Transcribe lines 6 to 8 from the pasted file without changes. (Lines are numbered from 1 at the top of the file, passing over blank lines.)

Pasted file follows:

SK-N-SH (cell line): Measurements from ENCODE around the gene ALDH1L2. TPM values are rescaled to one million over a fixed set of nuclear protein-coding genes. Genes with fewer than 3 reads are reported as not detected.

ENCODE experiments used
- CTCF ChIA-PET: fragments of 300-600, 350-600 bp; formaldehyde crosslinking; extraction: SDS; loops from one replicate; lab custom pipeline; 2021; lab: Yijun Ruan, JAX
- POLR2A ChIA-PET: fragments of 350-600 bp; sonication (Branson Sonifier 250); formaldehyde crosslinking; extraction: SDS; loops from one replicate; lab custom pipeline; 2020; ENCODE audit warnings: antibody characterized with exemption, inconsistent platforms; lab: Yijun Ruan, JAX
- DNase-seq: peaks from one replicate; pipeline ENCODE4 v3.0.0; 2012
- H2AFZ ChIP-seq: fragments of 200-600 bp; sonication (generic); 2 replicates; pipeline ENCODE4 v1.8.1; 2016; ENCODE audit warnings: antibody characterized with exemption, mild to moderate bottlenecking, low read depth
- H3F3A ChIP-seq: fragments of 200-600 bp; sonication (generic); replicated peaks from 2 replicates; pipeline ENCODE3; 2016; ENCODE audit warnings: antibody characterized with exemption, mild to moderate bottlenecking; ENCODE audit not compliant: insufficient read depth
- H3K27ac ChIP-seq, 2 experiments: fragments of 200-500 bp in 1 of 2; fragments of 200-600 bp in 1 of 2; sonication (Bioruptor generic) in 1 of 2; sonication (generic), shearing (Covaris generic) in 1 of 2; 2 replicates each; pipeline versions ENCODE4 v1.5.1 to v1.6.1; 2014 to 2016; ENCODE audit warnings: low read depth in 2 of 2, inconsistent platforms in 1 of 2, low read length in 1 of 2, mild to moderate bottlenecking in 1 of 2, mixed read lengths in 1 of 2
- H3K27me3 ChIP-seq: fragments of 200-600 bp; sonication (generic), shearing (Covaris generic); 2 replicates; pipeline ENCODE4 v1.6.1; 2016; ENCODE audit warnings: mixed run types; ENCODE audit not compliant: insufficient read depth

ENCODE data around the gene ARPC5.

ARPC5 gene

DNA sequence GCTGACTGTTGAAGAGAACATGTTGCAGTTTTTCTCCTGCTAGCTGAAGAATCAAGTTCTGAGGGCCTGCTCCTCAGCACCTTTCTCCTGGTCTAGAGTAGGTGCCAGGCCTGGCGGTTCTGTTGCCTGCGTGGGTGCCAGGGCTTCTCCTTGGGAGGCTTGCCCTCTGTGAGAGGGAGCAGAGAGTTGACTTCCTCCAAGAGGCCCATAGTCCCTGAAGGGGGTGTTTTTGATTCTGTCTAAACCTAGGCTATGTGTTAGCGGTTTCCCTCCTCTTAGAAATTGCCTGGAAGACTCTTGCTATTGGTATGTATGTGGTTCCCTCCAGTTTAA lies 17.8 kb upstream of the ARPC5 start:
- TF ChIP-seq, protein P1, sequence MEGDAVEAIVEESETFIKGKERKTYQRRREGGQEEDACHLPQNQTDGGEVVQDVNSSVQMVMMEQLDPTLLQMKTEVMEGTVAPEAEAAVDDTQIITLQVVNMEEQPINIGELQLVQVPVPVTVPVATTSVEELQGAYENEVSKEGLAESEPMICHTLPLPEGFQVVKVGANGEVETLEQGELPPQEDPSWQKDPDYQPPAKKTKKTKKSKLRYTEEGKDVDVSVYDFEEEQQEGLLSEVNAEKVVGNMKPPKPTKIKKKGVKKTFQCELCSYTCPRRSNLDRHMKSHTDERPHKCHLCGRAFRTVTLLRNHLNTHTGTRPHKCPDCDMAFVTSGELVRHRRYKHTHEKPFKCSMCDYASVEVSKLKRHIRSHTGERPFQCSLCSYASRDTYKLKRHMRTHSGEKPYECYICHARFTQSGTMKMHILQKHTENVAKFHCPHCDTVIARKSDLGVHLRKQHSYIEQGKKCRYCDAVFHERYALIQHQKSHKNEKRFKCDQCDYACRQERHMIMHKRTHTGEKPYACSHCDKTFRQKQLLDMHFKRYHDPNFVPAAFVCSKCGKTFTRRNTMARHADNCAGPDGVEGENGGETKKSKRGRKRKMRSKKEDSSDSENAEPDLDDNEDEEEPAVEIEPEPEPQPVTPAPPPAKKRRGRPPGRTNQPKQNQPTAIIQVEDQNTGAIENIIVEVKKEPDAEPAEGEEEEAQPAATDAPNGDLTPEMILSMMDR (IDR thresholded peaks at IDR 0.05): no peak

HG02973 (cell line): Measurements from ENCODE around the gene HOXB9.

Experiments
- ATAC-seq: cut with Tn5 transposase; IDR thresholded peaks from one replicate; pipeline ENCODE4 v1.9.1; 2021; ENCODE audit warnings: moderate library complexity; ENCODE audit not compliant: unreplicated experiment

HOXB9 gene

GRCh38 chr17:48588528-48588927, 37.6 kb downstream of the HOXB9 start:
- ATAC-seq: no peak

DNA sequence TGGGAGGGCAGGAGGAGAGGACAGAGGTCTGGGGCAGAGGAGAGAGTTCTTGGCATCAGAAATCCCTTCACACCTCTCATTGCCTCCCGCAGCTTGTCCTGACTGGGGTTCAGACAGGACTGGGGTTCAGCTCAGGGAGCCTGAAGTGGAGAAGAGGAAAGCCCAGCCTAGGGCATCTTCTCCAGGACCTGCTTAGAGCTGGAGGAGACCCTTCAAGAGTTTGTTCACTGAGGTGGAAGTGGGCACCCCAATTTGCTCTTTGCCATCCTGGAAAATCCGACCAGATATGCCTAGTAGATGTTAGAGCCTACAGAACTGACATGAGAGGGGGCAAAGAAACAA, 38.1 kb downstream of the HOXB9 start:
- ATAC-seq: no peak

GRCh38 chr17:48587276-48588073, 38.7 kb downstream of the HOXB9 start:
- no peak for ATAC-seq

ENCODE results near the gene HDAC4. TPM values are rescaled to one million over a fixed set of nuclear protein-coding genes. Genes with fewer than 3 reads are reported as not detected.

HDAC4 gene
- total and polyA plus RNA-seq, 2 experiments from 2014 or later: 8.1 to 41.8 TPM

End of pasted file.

- H2AFZ ChIP-seq: fragments of 200-600 bp; sonication (generic); 2 replicates; pipeline ENCODE4 v1.8.1; 2016; ENCODE audit warnings: antibody characterized with exemption, mild to moderate bottlenecking, low read depth
- H3F3A ChIP-seq: fragments of 200-600 bp; sonication (generic); replicated peaks from 2 replicates; pipeline ENCODE3; 2016; ENCODE audit warnings: antibody characterized with exemption, mild to moderate bottlenecking; ENCODE audit not compliant: insufficient read depth
- H3K27ac ChIP-seq, 2 experiments: fragments of 200-500 bp in 1 of 2; fragments of 200-600 bp in 1 of 2; sonication (Bioruptor generic) in 1 of 2; sonication (generic), shearing (Covaris generic) in 1 of 2; 2 replicates each; pipeline versions ENCODE4 v1.5.1 to v1.6.1; 2014 to 2016; ENCODE audit warnings: low read depth in 2 of 2, inconsistent platforms in 1 of 2, low read length in 1 of 2, mild to moderate bottlenecking in 1 of 2, mixed read lengths in 1 of 2